3D Printing ProcessesMoney & Funding

GE Global Research awarded $2.6M to develop open source, multi-laser AM platform

The Air Force Research Laboratory is funding most of the America Makes project

America Makes has announced GE Global Research as the awardee of a Directed Project Opportunity for the acceleration of large scale additive manufacturing (ALSAM). GE Global Research, along with its partners at the Applied Research Laboratory (ARL) at Penn State and GE Additive, was awarded roughly $2.6 million in funding for its project.

The funding awarded by America Makes to GE Global Research comes primarily from the Air Force Research Laboratory (AFRL) which provided $2.1 million. The remaining funding comes from the awarded project team.

“America Makes and AFRL are pleased to announce GE Global Research as the ALSAM Directed Project Opportunity awardee,” commented Rob Gorham, America Makes Executive Director. “We are grateful for the continued support and funding from AFRL and extend our congratulations to the GE Global Research team.

“We believe that GE Global Research, ARL at Penn State, and GE Additive outlined the best approach to developing an open source, multi-laser manufacturing machine and research platform. We look forward to the ALSAM project getting underway and the anticipated, game-changing outcomes that will address the immediate and critical needs within the U.S. Air Force and defense industry.”

The ALSAM project undertaken by GE Global Research and its partners is aimed at overcoming challenges that currently exist with selective laser melting (SLM) technology in a bid to increase adoption for production purposes. Challenges addressed in the project include slow production times for single laser machines and limited build volumes. Thus, the partners will work to develop an open source, multi-laser AM system.

GE Global Research America Makes

The project has appealed to AFRL because it seeks a multi-laser AM research platform to explore the best practices that the technology can fulfill and to quantify part production efficiency. To this end, the Air Force research lab says it requires a flexible platform that will enable it to conduct manufacturing experiments using a multi-laser approach.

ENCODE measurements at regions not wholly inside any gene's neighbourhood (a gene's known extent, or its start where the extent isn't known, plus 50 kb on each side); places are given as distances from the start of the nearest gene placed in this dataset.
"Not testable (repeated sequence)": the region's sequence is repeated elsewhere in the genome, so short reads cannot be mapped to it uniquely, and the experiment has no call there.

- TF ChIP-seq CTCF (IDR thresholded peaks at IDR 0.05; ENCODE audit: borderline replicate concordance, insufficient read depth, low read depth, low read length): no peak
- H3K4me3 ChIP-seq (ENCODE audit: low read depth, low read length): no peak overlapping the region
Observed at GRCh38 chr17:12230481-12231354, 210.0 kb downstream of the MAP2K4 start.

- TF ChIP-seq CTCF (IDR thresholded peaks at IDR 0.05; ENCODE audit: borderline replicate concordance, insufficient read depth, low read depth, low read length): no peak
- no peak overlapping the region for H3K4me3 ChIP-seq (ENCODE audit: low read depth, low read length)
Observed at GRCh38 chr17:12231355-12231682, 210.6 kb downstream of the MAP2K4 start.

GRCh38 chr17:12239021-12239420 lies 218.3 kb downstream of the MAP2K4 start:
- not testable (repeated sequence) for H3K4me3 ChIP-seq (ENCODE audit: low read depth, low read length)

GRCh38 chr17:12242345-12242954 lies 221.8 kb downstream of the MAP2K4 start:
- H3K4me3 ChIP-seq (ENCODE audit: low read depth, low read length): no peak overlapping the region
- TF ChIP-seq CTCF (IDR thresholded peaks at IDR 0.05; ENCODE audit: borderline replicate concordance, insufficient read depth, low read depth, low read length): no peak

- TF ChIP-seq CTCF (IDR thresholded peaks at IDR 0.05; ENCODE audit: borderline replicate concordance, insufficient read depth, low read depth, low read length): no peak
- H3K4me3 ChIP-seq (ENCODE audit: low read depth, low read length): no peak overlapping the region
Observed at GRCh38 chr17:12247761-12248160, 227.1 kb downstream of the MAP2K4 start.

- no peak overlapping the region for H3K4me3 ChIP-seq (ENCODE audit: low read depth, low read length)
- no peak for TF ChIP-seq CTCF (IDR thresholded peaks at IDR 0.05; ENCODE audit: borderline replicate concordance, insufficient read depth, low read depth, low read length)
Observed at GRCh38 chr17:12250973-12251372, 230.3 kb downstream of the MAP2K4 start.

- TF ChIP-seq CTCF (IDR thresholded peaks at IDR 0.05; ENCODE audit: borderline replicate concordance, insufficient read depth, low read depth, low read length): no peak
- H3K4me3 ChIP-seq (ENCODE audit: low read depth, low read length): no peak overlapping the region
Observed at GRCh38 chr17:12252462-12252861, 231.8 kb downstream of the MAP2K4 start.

With the funding from AFRL and America Makes, GE Global Research will integrate work from three previous America Makes programs to create a commercial Powder Bed Fusion system. The development will also be done in coordination with a DoD-funded project at LLNL—the Optimized Multi-Beam Approach for Powder Bed Fusion. 

By combining the three America Makes programs with the LLNL project, GE Global Research expects its ALSAM platform will offer production efficiency and scalability. Further, it will be suitable for the identification of best practices for scan speed, hatch spacing, power, stitching and various other process parameters.

To meet flexibility requirements, the AM system will be controlled with open source software (for both scanpath generation and machine control) so that users can experiment with various thermal management settings to work with challenging alloys.

The ALSAM project, set to begin in January 2019, will seek to bring the technology from a Manufacturing Readiness Level 6 (MRL6) to MRL7. The open nature of the system will also enable other research organizations to achieve MRL8 through the identification of optimal process parameters, multi-laser strategies, feedback, sensors and more.

“With the award of the America Makes ALSAM Directed Project to GE Global Research and its partners, as an industry, we are much closer toward having the mainstream ability to produce large scale components through multi-laser interaction,” concluded John Wilczynski, America Makes Technology Director. “As a result, we will be able to meet the needs of not only the U.S. Air Force and other military branches, but also the energy and automotive industries as well.”

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Tess Boissonneault

Tess Boissonneault moved from her home of Montreal, Canada to the Netherlands in 2014 to pursue a master’s degree in Media Studies at the University of Amsterdam. It was during her time in Amsterdam that she became acquainted with 3D printing technology and began writing for a local additive manufacturing news platform. Now based in France, Tess has over two and a half years experience writing, editing and publishing additive manufacturing content with a particular interest in women working within the industry. She is an avid follower of the ever-evolving AM industry.

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